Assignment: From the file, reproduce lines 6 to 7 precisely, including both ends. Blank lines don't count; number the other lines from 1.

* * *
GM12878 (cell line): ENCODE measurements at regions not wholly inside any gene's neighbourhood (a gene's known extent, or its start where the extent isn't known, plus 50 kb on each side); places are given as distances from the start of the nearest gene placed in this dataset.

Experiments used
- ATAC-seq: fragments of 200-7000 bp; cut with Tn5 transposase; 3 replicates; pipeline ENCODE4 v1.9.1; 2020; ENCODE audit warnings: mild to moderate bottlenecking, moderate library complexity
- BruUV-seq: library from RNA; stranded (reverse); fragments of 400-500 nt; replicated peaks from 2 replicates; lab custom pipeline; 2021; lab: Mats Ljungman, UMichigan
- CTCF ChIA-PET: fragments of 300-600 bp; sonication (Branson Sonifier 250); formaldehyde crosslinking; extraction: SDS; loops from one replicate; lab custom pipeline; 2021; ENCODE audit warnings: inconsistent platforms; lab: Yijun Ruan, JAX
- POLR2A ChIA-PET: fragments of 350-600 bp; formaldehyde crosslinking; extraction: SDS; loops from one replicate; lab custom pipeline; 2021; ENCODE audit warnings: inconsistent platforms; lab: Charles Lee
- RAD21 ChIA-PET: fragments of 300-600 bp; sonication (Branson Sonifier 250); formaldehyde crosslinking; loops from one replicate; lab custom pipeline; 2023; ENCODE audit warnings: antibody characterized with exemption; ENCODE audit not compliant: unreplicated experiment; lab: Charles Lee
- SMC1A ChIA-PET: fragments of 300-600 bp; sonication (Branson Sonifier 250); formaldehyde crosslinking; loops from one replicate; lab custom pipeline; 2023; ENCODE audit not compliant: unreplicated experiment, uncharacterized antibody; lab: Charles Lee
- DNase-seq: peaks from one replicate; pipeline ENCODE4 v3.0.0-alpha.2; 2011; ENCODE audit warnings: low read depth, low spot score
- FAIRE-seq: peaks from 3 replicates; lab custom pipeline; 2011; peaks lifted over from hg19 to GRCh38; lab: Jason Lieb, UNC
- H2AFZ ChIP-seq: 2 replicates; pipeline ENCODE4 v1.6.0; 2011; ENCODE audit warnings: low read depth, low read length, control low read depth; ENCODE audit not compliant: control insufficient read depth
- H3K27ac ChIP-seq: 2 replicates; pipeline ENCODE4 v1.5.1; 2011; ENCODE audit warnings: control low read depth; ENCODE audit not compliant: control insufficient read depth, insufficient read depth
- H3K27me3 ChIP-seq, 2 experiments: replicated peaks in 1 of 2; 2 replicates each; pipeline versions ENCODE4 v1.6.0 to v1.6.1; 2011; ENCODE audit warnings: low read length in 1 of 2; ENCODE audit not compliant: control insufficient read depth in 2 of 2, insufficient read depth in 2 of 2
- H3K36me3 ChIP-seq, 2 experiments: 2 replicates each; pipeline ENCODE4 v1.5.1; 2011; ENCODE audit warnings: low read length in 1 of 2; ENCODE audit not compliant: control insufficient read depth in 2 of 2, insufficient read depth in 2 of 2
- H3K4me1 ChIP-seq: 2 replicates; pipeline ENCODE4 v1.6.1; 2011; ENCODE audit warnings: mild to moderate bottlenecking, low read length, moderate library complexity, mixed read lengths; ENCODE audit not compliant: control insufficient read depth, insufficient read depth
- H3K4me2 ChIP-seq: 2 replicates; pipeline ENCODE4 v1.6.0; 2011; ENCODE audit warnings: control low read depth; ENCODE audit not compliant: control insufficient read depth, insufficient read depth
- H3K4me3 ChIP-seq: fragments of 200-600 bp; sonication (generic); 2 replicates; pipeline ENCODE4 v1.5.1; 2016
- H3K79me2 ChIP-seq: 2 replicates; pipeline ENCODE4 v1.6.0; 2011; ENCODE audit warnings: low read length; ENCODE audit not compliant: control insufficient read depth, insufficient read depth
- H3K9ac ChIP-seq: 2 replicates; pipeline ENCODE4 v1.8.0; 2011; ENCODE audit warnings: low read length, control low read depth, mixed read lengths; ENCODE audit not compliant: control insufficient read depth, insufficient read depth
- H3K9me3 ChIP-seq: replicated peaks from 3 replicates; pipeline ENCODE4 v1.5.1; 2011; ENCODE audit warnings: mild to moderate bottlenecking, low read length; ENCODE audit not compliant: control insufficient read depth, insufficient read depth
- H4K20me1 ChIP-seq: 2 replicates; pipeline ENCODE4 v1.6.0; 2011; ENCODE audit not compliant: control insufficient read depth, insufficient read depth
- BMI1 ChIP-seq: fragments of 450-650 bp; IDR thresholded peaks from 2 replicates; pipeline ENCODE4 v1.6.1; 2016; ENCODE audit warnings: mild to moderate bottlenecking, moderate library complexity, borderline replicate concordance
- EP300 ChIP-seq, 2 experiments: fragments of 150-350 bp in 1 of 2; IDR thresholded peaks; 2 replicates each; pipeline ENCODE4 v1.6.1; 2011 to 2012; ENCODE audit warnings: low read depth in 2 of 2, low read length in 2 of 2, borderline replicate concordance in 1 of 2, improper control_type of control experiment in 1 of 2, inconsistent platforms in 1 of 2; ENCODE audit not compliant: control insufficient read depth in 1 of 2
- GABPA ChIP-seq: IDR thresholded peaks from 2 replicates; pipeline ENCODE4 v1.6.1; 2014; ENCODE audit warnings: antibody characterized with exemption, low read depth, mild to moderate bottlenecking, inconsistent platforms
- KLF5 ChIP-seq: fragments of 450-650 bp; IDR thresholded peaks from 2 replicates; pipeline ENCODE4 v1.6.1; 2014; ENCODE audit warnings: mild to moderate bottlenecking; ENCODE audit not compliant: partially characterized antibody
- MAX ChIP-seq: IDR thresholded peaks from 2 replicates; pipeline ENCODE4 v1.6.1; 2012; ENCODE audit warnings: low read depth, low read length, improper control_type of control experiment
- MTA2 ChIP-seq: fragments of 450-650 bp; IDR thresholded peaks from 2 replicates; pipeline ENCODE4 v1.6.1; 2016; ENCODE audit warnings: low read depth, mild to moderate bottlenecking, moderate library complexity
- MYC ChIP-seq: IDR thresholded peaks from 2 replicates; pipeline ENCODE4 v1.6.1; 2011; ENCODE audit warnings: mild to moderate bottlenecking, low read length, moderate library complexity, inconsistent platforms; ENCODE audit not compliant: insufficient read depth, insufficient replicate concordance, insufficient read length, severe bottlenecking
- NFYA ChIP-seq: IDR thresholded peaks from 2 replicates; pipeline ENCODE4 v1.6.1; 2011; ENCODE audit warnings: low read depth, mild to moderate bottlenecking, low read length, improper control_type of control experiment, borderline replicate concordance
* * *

- POLR2A ChIA-PET: fragments of 350-600 bp; formaldehyde crosslinking; extraction: SDS; loops from one replicate; lab custom pipeline; 2021; ENCODE audit warnings: inconsistent platforms; lab: Charles Lee
- RAD21 ChIA-PET: fragments of 300-600 bp; sonication (Branson Sonifier 250); formaldehyde crosslinking; loops from one replicate; lab custom pipeline; 2023; ENCODE audit warnings: antibody characterized with exemption; ENCODE audit not compliant: unreplicated experiment; lab: Charles Lee